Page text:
The International Coach Federation (ICF) defines coaching as partnering with clients in a thought-provoking and creative process that inspires them to maximize their personal and professional potential.
I’ve been coaching business leaders, solo practitioners, and individuals from all walks of life for 15 years. An extensive portion of these clients have been in the wireless and health care industry, and I’ve also coached leaders in the fields of accounting, call centers, engineering, entertainment, financial services, higher education, law, ministry, non-profit service, pharmaceuticals, and retail.
While my coaching helps individuals and organizations get better at critical skills such as leadership, management, communication, and strategy, equipping clients with mindfulness practices is fully integrated into my coaching approach.
What do I mean by “mindful?”
Mindfulness is my core organizing and unifying practice for every moment and dimension of life–including self-care, family, friends, community, and professional work. It also fuels and informs my advocacy for anti-racism, feminism, and climate stewardship.
In a nutshell, mindfulness is the continuous observation of moment by moment internal and external experiences, without judgement, focused on the body, feelings, mind states, and the impermanent, selfless nature of all created phenomena.
The ultimate goal of mindfulness is awakening to one’s true nature of pure awareness and happiness, and being liberated from the dissatisfaction found in craving, aversion, and delusion. Some of the most common mindfulness practices include breathing meditation, mindful eating, mindful walking, reciting mantras, and doing a “body scan,” but there are many more.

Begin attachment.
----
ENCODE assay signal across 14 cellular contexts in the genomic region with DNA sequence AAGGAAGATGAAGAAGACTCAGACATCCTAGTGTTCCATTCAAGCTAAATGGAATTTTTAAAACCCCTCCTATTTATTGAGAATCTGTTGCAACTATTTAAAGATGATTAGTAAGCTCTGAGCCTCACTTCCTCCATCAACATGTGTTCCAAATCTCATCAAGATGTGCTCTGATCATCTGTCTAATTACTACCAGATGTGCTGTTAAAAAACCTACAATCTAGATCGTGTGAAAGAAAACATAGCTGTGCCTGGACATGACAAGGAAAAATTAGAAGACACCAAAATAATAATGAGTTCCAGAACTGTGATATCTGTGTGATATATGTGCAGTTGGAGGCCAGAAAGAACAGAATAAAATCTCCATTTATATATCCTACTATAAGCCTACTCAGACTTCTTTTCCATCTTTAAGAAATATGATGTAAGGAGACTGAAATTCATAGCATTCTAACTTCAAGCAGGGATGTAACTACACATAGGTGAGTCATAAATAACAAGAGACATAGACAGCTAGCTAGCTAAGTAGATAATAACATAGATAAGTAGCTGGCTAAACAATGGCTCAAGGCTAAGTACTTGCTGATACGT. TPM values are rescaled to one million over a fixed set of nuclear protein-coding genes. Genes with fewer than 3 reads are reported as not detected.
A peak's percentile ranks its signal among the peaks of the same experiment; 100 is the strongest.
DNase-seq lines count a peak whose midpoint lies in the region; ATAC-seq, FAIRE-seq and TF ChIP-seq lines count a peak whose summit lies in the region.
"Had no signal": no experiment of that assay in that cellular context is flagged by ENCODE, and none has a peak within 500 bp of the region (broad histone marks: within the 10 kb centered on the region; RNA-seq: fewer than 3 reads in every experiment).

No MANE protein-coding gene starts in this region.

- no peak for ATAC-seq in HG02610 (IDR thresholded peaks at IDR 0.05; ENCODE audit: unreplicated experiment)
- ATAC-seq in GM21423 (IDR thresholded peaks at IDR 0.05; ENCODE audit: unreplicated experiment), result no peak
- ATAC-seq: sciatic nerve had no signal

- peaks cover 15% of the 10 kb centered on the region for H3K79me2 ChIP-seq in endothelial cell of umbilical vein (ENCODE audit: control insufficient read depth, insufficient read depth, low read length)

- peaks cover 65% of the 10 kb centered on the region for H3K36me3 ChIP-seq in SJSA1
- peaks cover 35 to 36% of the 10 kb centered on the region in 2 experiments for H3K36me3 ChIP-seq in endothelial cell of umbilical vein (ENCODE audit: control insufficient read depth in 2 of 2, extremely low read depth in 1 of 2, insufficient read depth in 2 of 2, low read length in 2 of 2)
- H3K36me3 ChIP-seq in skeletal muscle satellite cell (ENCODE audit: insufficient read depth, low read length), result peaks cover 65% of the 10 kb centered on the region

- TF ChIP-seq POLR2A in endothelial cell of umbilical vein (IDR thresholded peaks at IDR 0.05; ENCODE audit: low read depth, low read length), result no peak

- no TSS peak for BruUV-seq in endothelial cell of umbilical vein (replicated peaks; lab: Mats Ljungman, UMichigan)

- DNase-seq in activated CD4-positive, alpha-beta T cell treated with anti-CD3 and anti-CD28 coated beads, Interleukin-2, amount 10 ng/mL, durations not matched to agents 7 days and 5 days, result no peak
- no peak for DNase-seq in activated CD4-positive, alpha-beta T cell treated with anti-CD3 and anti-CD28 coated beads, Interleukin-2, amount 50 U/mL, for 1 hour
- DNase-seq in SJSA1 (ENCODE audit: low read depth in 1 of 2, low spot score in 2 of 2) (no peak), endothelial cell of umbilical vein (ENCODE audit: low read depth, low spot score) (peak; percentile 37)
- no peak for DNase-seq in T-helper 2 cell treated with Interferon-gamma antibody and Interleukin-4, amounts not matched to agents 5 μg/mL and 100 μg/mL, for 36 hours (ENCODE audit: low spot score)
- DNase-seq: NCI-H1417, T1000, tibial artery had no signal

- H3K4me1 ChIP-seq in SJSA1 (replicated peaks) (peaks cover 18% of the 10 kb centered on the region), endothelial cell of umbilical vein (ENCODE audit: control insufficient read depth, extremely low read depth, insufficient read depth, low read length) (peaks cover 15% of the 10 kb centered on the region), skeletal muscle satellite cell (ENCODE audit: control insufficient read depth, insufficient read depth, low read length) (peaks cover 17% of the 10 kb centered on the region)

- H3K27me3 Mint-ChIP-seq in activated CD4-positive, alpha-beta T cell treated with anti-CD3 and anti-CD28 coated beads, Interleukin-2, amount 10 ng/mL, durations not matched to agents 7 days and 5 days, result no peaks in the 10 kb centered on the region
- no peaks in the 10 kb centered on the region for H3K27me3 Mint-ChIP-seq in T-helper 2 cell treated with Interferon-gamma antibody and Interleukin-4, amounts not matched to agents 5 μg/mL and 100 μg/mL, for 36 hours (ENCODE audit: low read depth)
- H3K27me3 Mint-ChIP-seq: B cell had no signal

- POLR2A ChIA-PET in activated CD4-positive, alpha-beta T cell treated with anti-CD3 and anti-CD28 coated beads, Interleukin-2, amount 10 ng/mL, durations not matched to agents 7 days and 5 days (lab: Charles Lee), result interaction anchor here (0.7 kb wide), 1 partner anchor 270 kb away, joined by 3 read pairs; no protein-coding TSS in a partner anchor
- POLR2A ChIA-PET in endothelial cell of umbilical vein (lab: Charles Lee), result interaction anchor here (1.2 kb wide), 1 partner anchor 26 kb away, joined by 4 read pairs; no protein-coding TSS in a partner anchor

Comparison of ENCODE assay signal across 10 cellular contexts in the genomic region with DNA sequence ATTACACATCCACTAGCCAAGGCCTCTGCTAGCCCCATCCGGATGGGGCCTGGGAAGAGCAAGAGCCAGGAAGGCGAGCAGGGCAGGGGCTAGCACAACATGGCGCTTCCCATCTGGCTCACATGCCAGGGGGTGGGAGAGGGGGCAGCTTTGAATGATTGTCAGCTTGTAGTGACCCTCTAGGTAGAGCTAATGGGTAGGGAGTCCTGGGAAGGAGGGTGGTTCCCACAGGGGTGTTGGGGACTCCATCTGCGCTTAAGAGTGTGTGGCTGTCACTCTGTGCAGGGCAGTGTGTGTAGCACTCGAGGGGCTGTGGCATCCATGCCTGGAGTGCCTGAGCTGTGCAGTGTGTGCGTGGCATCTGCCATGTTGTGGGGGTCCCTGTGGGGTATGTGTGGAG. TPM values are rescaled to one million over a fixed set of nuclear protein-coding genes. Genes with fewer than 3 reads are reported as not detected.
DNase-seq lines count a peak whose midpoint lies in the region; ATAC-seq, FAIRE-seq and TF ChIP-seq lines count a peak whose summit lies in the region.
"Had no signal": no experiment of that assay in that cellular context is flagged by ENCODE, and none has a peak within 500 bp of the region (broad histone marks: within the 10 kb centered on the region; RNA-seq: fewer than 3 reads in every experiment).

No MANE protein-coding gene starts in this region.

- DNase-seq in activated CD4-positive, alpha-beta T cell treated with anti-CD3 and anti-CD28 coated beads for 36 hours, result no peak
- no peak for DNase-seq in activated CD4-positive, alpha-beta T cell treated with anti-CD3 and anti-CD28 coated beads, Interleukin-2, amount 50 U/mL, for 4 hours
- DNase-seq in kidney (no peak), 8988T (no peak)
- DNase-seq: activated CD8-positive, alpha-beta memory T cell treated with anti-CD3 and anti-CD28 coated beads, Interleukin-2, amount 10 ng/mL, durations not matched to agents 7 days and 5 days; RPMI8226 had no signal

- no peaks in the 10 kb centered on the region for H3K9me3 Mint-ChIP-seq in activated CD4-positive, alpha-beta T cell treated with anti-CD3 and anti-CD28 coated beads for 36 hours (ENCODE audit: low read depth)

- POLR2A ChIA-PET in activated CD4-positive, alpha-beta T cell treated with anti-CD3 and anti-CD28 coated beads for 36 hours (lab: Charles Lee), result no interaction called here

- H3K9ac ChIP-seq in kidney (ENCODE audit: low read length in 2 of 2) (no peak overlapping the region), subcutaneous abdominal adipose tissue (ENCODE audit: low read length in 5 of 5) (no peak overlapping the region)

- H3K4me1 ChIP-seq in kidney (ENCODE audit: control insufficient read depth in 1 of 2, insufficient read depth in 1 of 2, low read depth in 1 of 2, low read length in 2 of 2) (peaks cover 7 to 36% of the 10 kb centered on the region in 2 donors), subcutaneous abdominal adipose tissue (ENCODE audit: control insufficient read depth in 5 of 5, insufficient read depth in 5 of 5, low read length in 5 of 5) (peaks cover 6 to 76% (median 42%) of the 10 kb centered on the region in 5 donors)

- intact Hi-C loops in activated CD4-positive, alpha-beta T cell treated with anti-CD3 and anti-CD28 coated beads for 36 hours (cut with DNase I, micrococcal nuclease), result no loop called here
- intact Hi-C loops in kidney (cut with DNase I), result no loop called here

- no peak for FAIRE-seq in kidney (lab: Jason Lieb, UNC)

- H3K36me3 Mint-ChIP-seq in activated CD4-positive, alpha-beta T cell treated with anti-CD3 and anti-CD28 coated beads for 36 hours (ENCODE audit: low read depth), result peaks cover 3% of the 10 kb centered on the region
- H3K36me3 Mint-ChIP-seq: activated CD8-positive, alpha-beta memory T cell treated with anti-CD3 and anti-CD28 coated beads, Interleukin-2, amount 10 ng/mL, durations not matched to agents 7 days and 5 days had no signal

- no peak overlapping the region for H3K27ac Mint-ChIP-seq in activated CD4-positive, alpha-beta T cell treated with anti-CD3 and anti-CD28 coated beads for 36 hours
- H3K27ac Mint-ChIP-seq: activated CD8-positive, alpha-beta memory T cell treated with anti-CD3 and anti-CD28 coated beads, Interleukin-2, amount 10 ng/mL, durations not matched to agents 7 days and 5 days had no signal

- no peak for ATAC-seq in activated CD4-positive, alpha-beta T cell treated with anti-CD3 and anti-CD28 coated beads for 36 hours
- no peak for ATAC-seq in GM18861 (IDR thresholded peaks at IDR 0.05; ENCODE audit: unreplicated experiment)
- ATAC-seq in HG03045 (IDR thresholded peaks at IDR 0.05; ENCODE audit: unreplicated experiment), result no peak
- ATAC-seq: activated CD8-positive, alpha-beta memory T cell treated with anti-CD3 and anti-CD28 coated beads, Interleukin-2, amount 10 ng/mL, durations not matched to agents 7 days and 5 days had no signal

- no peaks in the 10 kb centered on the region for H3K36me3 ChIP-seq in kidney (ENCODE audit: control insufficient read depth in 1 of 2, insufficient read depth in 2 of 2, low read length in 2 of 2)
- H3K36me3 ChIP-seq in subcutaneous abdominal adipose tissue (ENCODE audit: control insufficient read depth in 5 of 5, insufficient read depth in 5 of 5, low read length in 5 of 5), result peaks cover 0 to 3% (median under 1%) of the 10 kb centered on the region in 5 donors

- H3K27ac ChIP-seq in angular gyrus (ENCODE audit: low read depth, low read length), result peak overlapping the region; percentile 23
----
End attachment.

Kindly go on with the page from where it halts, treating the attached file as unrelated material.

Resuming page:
I’ll admit that mindfulness is tough to do without ongoing practice. Most of us are facing similar pain points that were already significant before the COVID-19 pandemic and the increasing awareness of the United States’ history and present reality of systemic racism: nonstop change, accelerating economic and technological disruption, accelerating climate change, and the collective “noise” of information overload that grows louder each day.
The impact of all of this, for so many of us, has been confusion, distraction, and stress.
Mindfulness can be your game-changer and world-changer. There’s more research (such as this Forbes article) on the benefits of mindfulness than you or I can ever hope to read, but here’s the highlights of why mindfulness is worth doing:
- Reduced stress
- Increased focus and concentration
- Increased productivity
- Healthier relationships
- Increased happiness and inner peace
In addition to mindfulness practices, I also incorporate tools into my coaching sessions that include:
- The Enneagram
- Myers-Briggs Type Indicator (MBTI)
- Neuro-Linguistic Programming (NLP)
- Non-Violent Communication (NVC)
- The latest research from Neuroscience
Here’s a little more about my professional background. Regarding formal education, I’ve completed the following:
- Graduate Certificate in Executive and Professional Coaching, University of Texas at Dallas, Dallas, TX
- Mindfulness-Based Stress Reduction (MBSR) Course, University of Massachusetts Medical Center,
- Master of Divinity, Asbury Theological Seminary, Wilmore, KY
- Bachelor of Science, Communication, Florida State University, Tallahassee, FL
Regarding professional certifications, I’ve earned the following:
- Professional Certified Coach (PCC), International Coach Federation (ICF)
- Professional Consulting (ATD)
- Professional in Human Resources (PHR), HRCI
- Myers-Briggs Type Indicator (MBTI), The Myers-Briggs Company
- Situational Leadership II, The Ken Blanchard Companies
- Franklin Covey Learning Solutions
- Clifton Strengths Coach (Gallup)
If you’d like to schedule a complimentary coaching session for each of us to determine whether we’re a fit for a coaching partnership, please contact me here.
Finally, for a deeper dive on what coaching is, and how it’s differentiated from disciplines such as counseling and mentoring, check out this article.
Thanks and take good care,